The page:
We all know that exercise is good for us.Â But what if you have a medical condition that keeps you from exercising?Â People with persistent fatigue, cancer-related fatigue, the elderly, and those in chronic pain may feel that it is impossible to keep up with a regular exercise routine.
But, according to researchers, that’s exactly what these people should be doing.
A study at the University of Georgia found that both low-intensity and moderate-intensity exercise increased energy levels in participants.Â However, the low-intensity workouts actually produced better results.Â Researchers at the University of West England reviewed 28 exercise studies and found that activity was beneficial for relieving fatigue in cancer patients.Â The Center for Pain Management at the Rehabilitation Institute of Chicago uses aerobics and weight training as part of their â€œboot campâ€ program to treat chronic pain sufferers.Â And a new study done in mice found exercise helpful in delaying the symptoms of Huntington’s Disease. Â Â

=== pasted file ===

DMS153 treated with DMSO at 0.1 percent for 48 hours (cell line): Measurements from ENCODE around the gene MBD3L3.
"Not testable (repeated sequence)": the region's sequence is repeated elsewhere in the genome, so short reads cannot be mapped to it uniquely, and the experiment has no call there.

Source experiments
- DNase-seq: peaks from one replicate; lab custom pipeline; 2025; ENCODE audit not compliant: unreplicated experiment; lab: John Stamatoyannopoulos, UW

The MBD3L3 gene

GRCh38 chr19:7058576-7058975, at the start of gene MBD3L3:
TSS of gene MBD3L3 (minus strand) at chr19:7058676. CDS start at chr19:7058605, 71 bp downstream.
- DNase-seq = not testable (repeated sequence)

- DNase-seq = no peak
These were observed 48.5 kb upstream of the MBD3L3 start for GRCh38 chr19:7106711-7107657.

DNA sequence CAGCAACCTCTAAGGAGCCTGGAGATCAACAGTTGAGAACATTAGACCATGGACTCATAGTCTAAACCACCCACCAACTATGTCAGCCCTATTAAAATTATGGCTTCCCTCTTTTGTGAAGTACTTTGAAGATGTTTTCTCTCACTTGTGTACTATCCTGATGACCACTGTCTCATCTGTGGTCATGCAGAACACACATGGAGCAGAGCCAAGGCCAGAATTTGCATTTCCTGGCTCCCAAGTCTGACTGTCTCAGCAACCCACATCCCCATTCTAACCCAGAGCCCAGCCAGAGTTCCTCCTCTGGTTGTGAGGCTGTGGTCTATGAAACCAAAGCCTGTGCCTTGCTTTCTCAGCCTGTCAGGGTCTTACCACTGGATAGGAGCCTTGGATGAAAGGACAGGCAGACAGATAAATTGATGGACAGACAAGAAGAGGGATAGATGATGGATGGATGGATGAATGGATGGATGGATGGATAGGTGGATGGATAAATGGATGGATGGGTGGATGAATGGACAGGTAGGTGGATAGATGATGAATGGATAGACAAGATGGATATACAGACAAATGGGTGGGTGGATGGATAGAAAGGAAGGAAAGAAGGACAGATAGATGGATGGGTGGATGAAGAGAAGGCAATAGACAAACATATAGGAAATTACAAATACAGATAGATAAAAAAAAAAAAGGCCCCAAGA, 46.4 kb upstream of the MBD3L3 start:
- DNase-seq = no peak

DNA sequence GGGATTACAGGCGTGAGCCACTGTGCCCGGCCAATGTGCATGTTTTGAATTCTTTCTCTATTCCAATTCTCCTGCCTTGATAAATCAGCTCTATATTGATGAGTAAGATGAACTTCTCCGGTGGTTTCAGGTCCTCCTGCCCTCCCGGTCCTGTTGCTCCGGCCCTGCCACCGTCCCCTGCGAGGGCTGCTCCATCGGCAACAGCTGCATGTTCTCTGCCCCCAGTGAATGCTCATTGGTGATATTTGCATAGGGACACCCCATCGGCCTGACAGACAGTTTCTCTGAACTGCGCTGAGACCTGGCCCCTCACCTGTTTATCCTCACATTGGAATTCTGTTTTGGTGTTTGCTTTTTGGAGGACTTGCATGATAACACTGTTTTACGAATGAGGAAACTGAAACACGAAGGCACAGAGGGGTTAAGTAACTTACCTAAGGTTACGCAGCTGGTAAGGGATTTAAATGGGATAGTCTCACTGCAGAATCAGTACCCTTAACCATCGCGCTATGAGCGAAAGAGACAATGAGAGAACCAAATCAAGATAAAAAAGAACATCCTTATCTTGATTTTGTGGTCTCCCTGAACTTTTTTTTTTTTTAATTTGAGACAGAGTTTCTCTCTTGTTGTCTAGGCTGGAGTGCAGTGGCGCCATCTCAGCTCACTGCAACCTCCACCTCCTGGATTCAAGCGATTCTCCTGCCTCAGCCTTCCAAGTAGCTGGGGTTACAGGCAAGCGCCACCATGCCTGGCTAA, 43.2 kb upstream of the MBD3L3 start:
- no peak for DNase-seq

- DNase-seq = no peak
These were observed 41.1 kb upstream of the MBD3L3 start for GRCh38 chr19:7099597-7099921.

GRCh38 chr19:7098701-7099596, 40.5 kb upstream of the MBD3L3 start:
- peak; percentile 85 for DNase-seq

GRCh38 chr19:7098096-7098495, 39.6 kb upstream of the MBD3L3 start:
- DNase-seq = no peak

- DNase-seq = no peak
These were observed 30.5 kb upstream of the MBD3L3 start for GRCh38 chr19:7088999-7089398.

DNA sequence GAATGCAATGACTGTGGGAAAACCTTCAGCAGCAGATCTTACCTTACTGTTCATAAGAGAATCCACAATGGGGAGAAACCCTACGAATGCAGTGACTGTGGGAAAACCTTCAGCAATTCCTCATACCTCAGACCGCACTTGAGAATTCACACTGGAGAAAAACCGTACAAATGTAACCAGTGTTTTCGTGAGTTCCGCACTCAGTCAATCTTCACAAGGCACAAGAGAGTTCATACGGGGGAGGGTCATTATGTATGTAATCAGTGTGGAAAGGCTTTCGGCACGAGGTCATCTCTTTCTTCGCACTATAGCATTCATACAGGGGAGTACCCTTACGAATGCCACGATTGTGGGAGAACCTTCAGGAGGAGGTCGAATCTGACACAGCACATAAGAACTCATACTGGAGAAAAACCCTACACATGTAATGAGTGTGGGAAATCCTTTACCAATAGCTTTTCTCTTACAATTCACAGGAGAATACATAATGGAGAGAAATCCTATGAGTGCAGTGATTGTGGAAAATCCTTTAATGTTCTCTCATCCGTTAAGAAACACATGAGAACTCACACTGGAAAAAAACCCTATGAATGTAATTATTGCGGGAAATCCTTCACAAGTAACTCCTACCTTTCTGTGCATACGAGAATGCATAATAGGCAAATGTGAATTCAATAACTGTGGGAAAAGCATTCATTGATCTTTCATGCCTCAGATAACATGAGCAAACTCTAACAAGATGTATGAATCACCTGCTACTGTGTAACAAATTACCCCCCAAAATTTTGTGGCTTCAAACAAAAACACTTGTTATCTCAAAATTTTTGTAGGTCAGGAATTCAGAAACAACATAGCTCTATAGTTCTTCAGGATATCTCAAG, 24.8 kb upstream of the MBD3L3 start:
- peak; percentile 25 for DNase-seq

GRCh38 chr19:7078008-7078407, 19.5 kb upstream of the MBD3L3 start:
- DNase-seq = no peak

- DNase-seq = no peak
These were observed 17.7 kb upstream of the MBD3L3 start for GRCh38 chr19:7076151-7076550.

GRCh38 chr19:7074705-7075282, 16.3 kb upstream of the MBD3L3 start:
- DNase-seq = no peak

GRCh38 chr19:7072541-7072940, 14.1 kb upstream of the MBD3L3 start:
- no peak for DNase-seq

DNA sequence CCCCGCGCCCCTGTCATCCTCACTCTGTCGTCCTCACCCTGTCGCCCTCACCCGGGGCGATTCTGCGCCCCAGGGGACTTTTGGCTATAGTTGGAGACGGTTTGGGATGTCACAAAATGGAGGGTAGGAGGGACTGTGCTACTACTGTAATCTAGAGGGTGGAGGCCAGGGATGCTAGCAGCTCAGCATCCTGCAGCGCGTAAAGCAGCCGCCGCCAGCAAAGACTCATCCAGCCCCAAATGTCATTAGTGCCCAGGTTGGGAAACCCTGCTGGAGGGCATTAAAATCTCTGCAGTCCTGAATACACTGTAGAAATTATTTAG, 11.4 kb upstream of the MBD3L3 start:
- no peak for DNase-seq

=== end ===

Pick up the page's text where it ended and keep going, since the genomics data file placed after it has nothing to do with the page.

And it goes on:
Even someone in their 60s or 70s who has never had an exercise routine can still benefit from becoming active, according to Melissa Miller, of the American College of Sports Medicine.Â